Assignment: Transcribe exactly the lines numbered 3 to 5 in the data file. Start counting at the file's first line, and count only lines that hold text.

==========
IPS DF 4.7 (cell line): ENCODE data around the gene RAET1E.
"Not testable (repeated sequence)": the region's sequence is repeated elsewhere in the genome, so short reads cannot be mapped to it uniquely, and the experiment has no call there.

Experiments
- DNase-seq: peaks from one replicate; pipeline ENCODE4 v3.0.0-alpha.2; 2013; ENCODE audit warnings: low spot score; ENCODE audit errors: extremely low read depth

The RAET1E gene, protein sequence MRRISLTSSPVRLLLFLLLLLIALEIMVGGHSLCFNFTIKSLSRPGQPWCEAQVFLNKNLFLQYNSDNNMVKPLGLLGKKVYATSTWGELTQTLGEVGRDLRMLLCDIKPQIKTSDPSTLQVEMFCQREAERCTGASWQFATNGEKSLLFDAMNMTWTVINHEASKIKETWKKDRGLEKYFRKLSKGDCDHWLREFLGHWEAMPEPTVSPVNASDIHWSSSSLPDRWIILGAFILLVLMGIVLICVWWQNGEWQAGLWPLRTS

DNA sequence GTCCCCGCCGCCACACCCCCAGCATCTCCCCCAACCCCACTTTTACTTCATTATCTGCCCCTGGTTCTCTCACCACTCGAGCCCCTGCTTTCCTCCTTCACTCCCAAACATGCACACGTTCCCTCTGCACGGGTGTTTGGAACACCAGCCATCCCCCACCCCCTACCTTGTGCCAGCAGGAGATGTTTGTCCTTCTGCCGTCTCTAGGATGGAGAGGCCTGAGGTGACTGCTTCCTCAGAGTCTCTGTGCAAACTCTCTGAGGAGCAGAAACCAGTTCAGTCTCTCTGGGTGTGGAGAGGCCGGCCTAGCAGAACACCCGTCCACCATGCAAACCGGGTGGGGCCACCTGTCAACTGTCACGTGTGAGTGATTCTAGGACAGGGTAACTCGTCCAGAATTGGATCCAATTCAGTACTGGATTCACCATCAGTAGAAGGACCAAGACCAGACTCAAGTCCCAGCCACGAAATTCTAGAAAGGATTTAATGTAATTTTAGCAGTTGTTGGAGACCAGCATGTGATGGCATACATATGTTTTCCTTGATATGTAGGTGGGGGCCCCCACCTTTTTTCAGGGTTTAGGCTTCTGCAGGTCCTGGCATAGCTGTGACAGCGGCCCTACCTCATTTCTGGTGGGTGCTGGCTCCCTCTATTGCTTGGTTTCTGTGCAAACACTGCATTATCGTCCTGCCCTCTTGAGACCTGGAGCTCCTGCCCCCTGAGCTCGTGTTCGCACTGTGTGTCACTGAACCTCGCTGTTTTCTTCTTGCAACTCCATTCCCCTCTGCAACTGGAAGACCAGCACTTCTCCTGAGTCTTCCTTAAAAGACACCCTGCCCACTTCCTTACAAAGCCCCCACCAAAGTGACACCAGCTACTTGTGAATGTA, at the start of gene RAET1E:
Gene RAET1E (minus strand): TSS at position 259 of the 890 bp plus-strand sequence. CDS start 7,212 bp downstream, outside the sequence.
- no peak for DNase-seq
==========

Experiments
- DNase-seq: peaks from one replicate; pipeline ENCODE4 v3.0.0-alpha.2; 2013; ENCODE audit warnings: low spot score; ENCODE audit errors: extremely low read depth

The RAET1E gene, protein sequence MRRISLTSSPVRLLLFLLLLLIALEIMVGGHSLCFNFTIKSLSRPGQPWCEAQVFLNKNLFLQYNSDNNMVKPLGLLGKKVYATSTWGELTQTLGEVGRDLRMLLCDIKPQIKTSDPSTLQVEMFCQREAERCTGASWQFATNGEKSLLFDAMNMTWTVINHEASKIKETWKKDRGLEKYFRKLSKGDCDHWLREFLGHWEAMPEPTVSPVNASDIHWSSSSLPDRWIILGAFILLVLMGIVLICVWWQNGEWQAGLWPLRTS